‘Punks and Pollution’ (2018-2019) is a photographic response to the detrimental and possibly irreversible effect climate change and fast fashion is having on the environment, society and people living within that society. This editorial presents an anti-establishment punk attitude and the demonstration of how destructive capitalist consumerism is for the environment and society.
Photographer Phoebe Ball sources domestic materials from the street and through general consumption, combining these with second-hand clothing to create raw DIY looks to photograph on a model, inspired by 1970s punk styling. The styling is particularly exemplified by the industrial history of the North (Leeds), where the majority of the photoshoots took place. This styling response includes aspects such as safety pins, chains, heavy eye makeup and layering of materials such as plastic.
This photographic approach is rationalised by the contradictions that lie within Ball’s photographic practice. Often garments made through the means of fast fashion are made without conscience or care. The materials utilised to make such garments can be damaging for the environment and more often than not exploit individuals in the manufacturing process. Punks and Pollution aims to break these norms by sourcing materials already in Ball’s possession to avoid the habitual overconsumption that our society is now comfortable with. Ball purposefully works on a low budget to highlight capital and consumerism is not necessary when creating fashion-based photography. This links to the anti-establishment attitude and ethos that was paramount in the 1970s punk movement. Ball’s whole project takes elements from various subcultures that originated or developed from punk, such as Techno and Grunge.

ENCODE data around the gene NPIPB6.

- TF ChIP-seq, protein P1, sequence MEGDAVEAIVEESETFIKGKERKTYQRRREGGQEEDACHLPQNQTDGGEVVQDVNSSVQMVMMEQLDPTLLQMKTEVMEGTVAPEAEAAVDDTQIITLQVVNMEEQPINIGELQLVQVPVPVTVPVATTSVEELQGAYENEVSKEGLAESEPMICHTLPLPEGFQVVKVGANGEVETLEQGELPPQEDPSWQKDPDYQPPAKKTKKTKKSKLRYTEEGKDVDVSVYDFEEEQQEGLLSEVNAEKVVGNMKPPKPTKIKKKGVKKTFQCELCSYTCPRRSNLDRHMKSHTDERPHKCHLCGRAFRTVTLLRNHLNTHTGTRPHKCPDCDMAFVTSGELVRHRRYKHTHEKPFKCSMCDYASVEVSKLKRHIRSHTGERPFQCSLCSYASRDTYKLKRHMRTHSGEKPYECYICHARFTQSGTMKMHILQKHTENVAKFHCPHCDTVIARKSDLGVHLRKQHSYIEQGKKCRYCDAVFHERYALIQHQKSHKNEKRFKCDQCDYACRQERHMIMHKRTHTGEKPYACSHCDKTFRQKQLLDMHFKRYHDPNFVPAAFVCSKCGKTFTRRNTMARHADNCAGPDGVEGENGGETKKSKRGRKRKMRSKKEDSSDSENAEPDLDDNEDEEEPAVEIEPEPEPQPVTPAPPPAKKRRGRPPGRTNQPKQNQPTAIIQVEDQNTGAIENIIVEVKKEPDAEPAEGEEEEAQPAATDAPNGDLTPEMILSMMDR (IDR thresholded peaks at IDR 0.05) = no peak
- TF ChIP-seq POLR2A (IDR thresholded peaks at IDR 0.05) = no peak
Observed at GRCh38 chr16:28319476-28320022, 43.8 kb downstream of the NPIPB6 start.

Katie Burnside @katieburnside
Hannah Smythe @hannahfsmythe
Tyler Spencer Pote @prompted_response
Makeup and Styling for Katie: Katie Burnside @katieburnside
Trent Coat for Vainuz: Alice Brightmore @alicebrightmoredesign (rest is model’s own)